Saving Private Ryan
Tom Hanks may have been the biggest star on the planet when he starred in Saving Private Ryan, but Steven Spielberg’s masterful war drama does not rest solely on Hanks’ shoulders. The two-time Oscar winner was only one part of the eight-man team that embarked on the mission to save James Francis Ryan – and they all gave the performance of a lifetime.
Hanks, Tom Sizemore, Edward Burns, Barry Pepper, Adam Goldberg, Vin Diesel, Giovanni Ribisi, and Jeremy Davies made up the group of soldiers, with each bringing a unique personality trait to make the team interesting to watch. Mellish and Caparzo felt like they were lifelong friends thanks to the comradery between Goldberg and Diesel. Sizemore made Sgt. Horvath a tough-as-nails leader – the perfect second-in-command for the rock that was Hanks’ Cpt. Miller. Burns’ Reiben wasn’t afraid to ask the tough questions that lived in the back of our minds and Davies provided a gateway for viewers to experience the unspeakable horrors of war through the eyes of an inexperienced, afraid corporal. All of the main characters had something about them that was relatable, making it easy for the audience to care about all of them.
Matt Damon – who played the titular Ryan – also deserves his fair share of praise. While he doesn’t show up until the final third of the movie, his character is arguably the most important one. The audience had to feel that Ryan was worth saving; that he deserved to go home. Through stories of girls falling off the ugly tree to his admirable decision to stay and fight, Damon’s Ryan was a morally sound everyman and viewers were able to see themselves as the private. Hanks was the only one to get an Oscar nomination, but the entire ensemble was award-worthy.
The first two films in the Alien franchise are considered to be all-time classics in the sci-fi genre. Both feature killer ensembles, but we’re giving James Cameron’s 1986 sequel the edge due to the entertaining addition of the space marines, which helped differentiate Aliens from the original by giving the movie an action vibe that contrasted with the slow-burn horror of Alien.
Similar to Saving Private Ryan, the actors portraying the marines gave each character a unique trait that made them all memorable. Michael Biehn’s Hicks was the fearless leader who was always in control. Hudson, portrayed by Bill Paxton, provided the film with a source of comic relief (“Game over, man! Game over!”) and also tapped into our basic fears of being hunted by the aliens. Other characters like Vasquez (Jenette Goldstein) and Drake (Mark Rolston) went on to become favorites by being the hard-nosed, courageous heroes we all aspire to be. Even the non-marine members of the group stood out, as Paul Reiser’s Burke gave the movie a slimy human villain and Lance Henricksen’s Bishop changed our perception of androids by being a good-natured ally.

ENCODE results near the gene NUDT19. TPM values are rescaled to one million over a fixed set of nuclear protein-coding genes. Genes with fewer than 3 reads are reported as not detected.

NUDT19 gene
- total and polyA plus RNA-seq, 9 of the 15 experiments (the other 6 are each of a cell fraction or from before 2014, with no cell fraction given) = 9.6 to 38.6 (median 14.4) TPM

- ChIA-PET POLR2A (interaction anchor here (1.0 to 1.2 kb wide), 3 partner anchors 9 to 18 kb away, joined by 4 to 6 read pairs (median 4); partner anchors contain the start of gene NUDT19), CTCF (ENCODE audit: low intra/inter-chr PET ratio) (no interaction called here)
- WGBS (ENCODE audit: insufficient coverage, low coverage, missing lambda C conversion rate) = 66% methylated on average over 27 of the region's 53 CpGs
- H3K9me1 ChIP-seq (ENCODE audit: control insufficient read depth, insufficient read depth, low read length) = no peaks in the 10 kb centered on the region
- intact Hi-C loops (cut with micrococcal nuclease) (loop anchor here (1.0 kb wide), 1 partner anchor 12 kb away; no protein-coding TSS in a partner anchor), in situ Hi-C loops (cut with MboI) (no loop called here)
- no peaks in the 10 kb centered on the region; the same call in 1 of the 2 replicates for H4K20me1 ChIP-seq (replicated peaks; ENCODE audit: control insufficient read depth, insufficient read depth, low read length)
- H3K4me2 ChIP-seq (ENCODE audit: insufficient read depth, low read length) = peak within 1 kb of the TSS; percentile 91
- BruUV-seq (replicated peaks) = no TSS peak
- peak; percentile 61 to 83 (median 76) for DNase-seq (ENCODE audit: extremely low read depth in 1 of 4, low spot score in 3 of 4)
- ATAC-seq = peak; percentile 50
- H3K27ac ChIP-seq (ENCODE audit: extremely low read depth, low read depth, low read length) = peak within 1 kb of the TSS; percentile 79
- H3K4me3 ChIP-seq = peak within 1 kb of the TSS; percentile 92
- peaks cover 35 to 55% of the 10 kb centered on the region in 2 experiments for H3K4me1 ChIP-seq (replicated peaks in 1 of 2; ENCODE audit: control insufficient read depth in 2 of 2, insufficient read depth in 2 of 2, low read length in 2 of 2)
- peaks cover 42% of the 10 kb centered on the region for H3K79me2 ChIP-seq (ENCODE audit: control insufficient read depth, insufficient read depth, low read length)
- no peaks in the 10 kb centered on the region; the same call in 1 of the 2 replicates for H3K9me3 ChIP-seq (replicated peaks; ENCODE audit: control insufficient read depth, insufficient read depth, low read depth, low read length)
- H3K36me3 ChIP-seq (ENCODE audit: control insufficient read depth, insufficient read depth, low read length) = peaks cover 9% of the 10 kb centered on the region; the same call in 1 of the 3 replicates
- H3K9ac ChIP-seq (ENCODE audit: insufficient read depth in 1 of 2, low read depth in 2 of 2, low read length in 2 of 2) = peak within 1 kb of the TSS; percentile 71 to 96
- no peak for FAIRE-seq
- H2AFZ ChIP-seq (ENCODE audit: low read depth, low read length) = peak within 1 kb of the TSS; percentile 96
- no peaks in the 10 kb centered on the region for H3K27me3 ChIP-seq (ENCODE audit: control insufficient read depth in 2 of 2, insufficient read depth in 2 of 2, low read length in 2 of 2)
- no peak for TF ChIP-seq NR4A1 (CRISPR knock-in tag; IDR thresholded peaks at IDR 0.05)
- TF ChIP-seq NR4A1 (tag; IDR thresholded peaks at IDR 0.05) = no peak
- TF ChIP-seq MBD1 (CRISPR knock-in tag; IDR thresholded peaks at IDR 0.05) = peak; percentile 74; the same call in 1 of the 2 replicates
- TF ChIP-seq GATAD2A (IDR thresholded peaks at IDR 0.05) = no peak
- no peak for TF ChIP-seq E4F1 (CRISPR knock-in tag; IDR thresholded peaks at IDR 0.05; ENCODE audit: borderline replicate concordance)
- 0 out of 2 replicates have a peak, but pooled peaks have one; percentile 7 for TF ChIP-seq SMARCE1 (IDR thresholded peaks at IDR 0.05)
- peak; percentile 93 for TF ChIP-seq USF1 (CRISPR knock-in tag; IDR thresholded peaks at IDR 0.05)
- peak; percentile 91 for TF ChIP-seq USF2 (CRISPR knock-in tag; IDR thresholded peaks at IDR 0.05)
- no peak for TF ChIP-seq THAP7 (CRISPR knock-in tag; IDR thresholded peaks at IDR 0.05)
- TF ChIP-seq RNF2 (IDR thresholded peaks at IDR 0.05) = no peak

Sigourney Weaver’s Ripley needs no introduction at this point. The actress was nominated for the Best Actress Oscar for her performance, in which she combined feelings of frustration, fear, bravery, and love to craft one of cinema’s greatest female heroes. Carrie Henn, who played Newt, also did a fine job. Never seeming out of place in the movie’s setting, Newt’s relationship with Ripley provided Aliens with much-needed heart and soul.
Star Trek (2009)
The original Star Trek crew that starred William Shatner, Leonard Nimoy, and company is a famous ensemble in its own right, as they were the ones who originally gave us iconic characters like Captain Kirk and Spock. However, the cast that JJ Abrams assembled for his reboot of the property had a monumental challenge ahead of them, being asked to refresh the franchise while honoring what came before. For that reason, the new Enterprise crew makes our list.
Under the intense scrutiny of die-hard fans and casual moviegoers alike, the potential for the movie to have actors doing impressions of the original cast was very high. However, when the film was released, it became clear that Chris Pine, Zachary Quinto, and the others had made the characters their own. Whether it was Pine nailing the brash bravado that Kirk is known for, or fan-favorite Karl Urban mastering the cantankerous humor necessary to portray Bones, the casting was one of the strongest aspects of the hit film. Most importantly, they were all able to honor the spirit of The Original Series and never looked out of place.
The movie is by and large a showcase for the younger Enterprise crew, but Eric Bana also deserves to be mentioned for his performance as Nero. While the villain is universally accepted as one of the movie’s shortcomings, Bana was able to make the most of the underutilized character, giving audiences a sympathetic (but also threatening) enemy that was easy to understand. Because of the brilliant casting decisions, Abrams was able to introduce a new generation to Star Trek and gave Paramount a go-to tentpole franchise.